System 200 includes transmitter 201 and receiver 202. Receiver 202 receives signals from transmitter 201. Inside receiver 202, channel estimator 220 calculates CSI from the transmitted signal by, e.g., calculating a signal to noise ratio and a channel matrix.

The CSI is passed to effective Signal to Interference-plus-Noise Ratio (SINR) calculator 221, which determines an effective SINR for the received transmission. Effective SINR is discussed in more detail below. In this example, effective SINR is an instantaneous measurement that has a known one-to-one mapping to the FER.

The effective SINR is passed to MCS calculator 223. MCS calculator 223 uses lookup table 222 to compare corresponding FER values for a plurality of coding schemes. MCS calculator 223 then selects one of the coding schemes to optimize one or more metrics, such as to minimize FER, to maximize goodput (throughput multiplied by (1-FER)), to satisfy an FER requirement while maximizing throughput, and/or the like. An index indicating an appropriate MCS is then passed to transmitter 201.

Transmitter 201 includes a table of pre-defined MCSs, and it uses the passed MCS index to look up the appropriate MCS. Examples of MCSs include various combinations of: number of spatial streams (1, 2, 3, or more), modulation constellation Binary Phase Shift Keying (BPSK), Quadrature Phase Shift Keying (QPSK), 16, 64, and 256 Quadrature Amplitude Modulation (QAM)), and coding rates (½, ⅔, ¾ and more) and the like. MIMO processor 210 then applies the MCS to a subsequent signal transmission.

FIG. 3 is an illustration of exemplary method 300 adapted according to one embodiment of the invention for operating a MIMO communication system. Method 300 may be performed by one or more processing units in a MIMO system or in communication with a MIMO system. In step 301, a relationship between an intermediate parameter and a system error rate for a plurality of MCSs is determined. As mentioned above, the intermediate parameter has a one-to-one mapping relationship with the system error rate, and the mapping relationship is independent of instantaneous channel realization.

In many embodiments, step 301 is performed through extensive simulation. In one example, for a known MIMO system, a system error rate (e.g., FER) is calculated for many possible channel realizations for a first MCS, using a simulation program. Then, the system error rate is calculated for many possible channel realizations for a second MCS. The user repeats this for a number of MCSs to create a first set of values that link channel realizations, MCSs, and error rate values for the known MIMO detection method.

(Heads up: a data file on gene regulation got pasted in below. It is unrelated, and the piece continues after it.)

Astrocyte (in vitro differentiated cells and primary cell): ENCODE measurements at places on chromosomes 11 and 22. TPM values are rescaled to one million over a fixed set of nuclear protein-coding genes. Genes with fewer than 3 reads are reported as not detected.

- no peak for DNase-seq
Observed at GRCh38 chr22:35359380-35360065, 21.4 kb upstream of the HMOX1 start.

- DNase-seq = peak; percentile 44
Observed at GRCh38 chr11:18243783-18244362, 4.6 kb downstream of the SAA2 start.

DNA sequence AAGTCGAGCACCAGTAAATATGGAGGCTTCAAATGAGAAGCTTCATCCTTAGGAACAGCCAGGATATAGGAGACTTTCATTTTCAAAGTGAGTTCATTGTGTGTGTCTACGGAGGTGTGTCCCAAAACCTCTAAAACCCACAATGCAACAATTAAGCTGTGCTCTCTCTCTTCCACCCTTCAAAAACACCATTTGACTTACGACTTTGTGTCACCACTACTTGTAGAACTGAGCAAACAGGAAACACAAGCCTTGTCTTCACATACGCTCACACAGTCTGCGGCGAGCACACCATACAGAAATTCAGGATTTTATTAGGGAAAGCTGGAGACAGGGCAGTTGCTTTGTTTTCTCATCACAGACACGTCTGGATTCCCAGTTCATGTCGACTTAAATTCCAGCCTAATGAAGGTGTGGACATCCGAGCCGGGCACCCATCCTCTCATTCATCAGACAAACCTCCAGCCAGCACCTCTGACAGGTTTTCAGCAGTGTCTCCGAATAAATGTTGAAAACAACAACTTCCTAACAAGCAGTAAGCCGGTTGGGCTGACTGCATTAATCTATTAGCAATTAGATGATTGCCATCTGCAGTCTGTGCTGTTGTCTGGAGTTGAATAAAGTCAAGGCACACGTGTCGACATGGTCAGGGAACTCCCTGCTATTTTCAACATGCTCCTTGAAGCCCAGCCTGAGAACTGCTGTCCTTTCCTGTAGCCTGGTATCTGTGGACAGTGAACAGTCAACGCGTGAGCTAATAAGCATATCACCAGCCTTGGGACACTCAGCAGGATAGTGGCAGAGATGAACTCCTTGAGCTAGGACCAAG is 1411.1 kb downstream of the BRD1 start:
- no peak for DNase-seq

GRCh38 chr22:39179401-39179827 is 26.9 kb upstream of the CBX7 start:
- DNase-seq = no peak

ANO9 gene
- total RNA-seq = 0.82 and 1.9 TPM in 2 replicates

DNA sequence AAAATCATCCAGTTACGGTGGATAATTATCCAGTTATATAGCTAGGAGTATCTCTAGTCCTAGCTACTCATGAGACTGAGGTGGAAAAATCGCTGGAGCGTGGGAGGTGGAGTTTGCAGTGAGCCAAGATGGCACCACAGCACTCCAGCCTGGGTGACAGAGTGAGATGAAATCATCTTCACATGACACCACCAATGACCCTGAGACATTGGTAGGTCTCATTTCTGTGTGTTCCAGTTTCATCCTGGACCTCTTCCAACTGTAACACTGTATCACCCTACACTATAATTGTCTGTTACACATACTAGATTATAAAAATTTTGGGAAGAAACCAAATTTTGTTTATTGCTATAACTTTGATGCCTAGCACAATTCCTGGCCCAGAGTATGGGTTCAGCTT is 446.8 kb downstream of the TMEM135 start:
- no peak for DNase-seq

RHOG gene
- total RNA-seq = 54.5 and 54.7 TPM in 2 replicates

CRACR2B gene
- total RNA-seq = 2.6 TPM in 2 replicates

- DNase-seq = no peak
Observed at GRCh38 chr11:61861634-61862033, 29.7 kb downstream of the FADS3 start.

Continuing with this example, the user also calculates values of the intermediate parameter for the various channel realizations and MCSs. In some embodiments, this step is performed using the actual MIMO detection method (e.g., a Zero-Forcing (ZF) algorithm, a Minimum Mean Square Error (MMSE) algorithm, a Vertical Bell-Labs Layered Space Time Architecture implemented (V-BLAST) algorithm, a Maximum Likelihood Detection (MLD) algorithm) so that the intermediate parameter values reflect the actual operating properties of the MIMO detection method. This creates a second set of values that link channel realizations, MCSs, and intermediate parameter values. The two sets of values are then used to create a data set that correlates the intermediate parameter with the error rate values for the MCSs. The data set can be used to create a lookup table. Additionally or alternatively to the lookup table, curve fitting operations can be used to create mathematical functions that output an error rate value when an intermediate parameter value is input (for each coding scheme, of course). Thus, during operation of the system, a calculated parameter value can be used to predict the probable system error rates for the MCSs. This process is described in more detail below.

In step 302, a packet transmitted by a MIMO scheme is received. In step 303, CSI is extracted from the transmission. In many embodiments, the CSI includes a signal power measurement, a noise power measurement, and a channel state matrix. As mentioned above with regard to FIG. 2, any of a variety of methods/algorithms can be used to extract CSI from the transmission.